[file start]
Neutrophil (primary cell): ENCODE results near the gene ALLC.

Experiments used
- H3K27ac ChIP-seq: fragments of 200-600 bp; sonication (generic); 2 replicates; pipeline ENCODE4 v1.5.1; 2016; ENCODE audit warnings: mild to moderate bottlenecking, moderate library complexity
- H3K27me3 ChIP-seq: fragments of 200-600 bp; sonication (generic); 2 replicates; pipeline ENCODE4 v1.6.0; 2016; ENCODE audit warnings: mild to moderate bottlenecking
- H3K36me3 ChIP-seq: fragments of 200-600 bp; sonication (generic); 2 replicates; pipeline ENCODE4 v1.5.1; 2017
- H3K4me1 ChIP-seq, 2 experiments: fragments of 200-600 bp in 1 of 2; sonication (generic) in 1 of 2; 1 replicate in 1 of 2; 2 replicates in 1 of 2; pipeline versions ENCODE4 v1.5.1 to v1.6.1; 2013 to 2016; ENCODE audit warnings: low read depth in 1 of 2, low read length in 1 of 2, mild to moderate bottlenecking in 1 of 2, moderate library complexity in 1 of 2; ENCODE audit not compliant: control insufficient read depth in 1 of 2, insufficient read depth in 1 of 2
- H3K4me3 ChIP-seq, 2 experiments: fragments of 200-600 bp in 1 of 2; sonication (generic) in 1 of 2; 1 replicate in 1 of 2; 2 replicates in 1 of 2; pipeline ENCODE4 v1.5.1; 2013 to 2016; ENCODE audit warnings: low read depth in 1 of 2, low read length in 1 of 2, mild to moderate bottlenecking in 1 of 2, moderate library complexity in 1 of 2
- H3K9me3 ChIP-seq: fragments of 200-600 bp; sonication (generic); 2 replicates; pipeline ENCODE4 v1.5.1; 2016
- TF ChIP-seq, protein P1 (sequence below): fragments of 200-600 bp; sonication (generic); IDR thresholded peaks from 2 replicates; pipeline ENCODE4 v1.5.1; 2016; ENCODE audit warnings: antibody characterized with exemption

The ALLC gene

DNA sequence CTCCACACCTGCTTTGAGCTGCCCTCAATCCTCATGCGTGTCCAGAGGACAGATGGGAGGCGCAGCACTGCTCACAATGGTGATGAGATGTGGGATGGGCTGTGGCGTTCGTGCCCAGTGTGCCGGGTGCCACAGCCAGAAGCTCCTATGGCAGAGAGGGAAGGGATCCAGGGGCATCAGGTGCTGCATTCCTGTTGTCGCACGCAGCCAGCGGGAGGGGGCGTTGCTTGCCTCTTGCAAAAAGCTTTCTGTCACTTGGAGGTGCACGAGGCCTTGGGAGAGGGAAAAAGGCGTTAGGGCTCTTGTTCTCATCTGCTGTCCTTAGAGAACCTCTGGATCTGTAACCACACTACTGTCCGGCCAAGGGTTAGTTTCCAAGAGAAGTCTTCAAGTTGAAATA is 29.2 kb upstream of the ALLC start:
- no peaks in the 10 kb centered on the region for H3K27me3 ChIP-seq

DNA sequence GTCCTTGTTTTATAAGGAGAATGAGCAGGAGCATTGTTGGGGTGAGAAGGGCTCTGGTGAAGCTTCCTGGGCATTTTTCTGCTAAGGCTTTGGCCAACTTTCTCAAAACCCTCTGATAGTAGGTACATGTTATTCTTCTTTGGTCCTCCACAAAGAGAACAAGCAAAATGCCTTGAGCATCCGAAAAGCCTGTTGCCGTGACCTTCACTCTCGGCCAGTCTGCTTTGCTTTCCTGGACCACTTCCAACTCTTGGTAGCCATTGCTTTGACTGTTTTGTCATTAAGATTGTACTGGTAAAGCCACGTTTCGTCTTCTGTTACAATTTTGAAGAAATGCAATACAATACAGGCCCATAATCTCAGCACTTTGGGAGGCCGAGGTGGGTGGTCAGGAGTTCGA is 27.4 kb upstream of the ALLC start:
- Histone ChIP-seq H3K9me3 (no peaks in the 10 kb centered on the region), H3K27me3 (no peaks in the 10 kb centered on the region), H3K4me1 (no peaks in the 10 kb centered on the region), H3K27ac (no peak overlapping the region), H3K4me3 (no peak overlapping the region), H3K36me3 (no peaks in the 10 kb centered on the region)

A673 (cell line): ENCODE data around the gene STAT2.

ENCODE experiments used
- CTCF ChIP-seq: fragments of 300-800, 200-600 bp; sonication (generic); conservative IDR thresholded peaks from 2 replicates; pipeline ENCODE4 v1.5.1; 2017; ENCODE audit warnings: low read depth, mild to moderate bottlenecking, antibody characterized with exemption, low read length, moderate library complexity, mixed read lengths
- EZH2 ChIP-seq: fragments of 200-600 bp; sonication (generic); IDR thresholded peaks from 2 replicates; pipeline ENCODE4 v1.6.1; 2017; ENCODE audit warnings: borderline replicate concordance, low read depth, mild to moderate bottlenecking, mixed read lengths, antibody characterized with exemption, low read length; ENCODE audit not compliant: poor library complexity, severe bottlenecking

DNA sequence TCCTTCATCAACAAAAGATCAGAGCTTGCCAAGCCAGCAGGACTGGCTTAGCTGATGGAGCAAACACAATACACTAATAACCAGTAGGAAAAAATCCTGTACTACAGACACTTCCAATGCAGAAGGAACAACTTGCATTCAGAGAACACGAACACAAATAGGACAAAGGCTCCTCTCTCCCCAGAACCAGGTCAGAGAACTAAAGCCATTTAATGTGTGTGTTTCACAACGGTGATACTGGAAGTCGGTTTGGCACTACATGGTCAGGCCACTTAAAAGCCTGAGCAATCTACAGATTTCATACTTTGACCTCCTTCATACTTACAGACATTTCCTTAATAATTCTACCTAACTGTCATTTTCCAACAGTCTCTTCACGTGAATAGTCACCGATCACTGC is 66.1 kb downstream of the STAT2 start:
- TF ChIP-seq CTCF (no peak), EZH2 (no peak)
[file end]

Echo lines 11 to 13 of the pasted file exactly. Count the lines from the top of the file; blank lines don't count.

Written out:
DNA sequence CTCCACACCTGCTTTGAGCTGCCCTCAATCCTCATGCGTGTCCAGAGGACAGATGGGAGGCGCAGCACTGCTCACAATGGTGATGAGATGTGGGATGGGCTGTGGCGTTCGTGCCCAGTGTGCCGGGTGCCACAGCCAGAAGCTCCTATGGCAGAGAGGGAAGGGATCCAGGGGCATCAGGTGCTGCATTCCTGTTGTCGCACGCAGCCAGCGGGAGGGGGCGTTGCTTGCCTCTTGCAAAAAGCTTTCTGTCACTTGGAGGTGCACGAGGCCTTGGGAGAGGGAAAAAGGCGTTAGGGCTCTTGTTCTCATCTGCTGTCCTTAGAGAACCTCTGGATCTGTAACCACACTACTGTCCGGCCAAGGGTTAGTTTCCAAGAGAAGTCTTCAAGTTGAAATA is 29.2 kb upstream of the ALLC start:
- no peaks in the 10 kb centered on the region for H3K27me3 ChIP-seq

DNA sequence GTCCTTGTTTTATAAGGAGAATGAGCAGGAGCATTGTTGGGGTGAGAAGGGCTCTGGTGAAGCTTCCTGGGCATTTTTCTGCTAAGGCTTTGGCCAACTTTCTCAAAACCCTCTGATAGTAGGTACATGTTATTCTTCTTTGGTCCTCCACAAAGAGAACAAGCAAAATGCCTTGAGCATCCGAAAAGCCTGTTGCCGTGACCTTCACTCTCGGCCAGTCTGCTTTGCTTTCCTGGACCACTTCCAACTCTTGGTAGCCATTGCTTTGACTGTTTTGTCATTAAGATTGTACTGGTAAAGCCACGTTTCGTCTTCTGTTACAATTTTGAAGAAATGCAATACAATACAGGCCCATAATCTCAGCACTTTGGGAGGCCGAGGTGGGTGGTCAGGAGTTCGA is 27.4 kb upstream of the ALLC start: